About Rs 106,000 for 540W system:

Solar Panel: Rs. 100 per watt = Rs. 100 x 540 = Rs. 54,000
Inverter – we will need 1KW inverter = Rs. 26,000
Batteries: 2 x 200 Amp batteries: Rs. 13,000 x 2 = Rs. 26,000
Total Cost: Rs. 54,000 + Rs. 26,000 + Rs. 26,000 = Rs. 106,000 https://www.phoneworld.com.pk/energy-efficient-and-a-better-investment/

Riaz Haq said...

#China ignores #India over world's highest Diamer-Bhasha #dam project in #Pakistani #Kashmir. #Islamabad gets #Beijing funds for joint venture opposed by #Delhi. It will generate 4,500 MW of #power & store 8 million acre-feet of #water. #RenewableEnergy

https://asia.nikkei.com/Spotlight/Belt-and-Road/China-ignores-India-over-dam-project-in-Pakistani-Kashmir


Riaz Haq said...

#China ignores #India over world's highest Diamer-Bhasha #dam project in #Pakistani #Kashmir. #Islamabad gets #Beijing funds for joint venture opposed by #Delhi. It will generate 4,500 MW of #power & store 8 million acre-feet of #water. #RenewableEnergy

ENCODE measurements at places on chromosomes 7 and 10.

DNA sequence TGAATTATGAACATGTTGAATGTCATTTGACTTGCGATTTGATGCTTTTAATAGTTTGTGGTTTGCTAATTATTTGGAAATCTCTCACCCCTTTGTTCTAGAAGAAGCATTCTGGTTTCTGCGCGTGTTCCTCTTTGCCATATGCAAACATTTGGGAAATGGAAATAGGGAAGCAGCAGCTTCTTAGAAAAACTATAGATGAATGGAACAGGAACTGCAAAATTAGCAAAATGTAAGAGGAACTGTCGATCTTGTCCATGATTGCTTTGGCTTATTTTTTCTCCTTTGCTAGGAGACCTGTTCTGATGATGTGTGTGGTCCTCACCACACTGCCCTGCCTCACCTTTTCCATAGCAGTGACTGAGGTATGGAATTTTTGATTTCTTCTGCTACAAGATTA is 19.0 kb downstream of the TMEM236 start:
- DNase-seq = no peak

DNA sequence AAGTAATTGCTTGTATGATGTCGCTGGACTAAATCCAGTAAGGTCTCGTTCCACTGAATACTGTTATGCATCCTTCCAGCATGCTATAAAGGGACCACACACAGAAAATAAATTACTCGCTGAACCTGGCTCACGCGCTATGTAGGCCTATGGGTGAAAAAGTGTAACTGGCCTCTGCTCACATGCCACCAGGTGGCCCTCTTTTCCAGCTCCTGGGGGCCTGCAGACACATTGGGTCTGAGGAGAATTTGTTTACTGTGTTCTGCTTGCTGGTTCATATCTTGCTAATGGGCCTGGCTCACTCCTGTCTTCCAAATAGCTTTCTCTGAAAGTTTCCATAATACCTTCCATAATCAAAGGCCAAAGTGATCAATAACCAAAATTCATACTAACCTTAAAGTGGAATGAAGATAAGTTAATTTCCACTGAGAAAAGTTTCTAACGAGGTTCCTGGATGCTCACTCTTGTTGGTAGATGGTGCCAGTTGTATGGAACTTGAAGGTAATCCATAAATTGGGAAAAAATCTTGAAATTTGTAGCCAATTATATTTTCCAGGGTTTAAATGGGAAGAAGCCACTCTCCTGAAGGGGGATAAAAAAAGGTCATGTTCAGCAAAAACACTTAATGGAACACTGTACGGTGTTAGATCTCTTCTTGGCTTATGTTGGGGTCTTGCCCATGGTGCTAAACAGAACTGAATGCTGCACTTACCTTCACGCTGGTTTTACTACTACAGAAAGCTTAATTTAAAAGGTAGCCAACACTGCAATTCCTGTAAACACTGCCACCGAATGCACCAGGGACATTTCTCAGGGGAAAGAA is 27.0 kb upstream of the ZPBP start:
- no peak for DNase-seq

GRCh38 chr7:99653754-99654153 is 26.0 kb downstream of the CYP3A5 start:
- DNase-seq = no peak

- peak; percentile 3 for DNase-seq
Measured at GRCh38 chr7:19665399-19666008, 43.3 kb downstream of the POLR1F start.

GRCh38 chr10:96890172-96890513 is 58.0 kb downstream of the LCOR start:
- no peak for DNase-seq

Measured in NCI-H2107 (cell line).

http://www.southasianwire.com/news/2020/05/24/china-ignores-india-over-dam-project-in-pakistani-kashmir/

In a pierce that has severely dissatisfied India and tightened ecomomic family with China, Pakistan has awarded a agreement to a Chinese-Pakistani corner try to build a dam in a long-disputed Kashmir region.

The initial proviso of a Diamer Bhasha dam project, value 442 billion Pakistan rupees ($2.75 billion), has been awarded to a joint venture between Power Construction Corporation of China and a Pakistan Army’s Frontier Works Organization on a 70:30 basis.

The devise is located in Gilgit-Baltistan, a primeval segment 320km from a limit with China. The multipurpose dam will be used for appetite generation, H2O storage and inundate control. It will have a 4,500 megawatt ability and storage for 8.1 million hactare feet of water.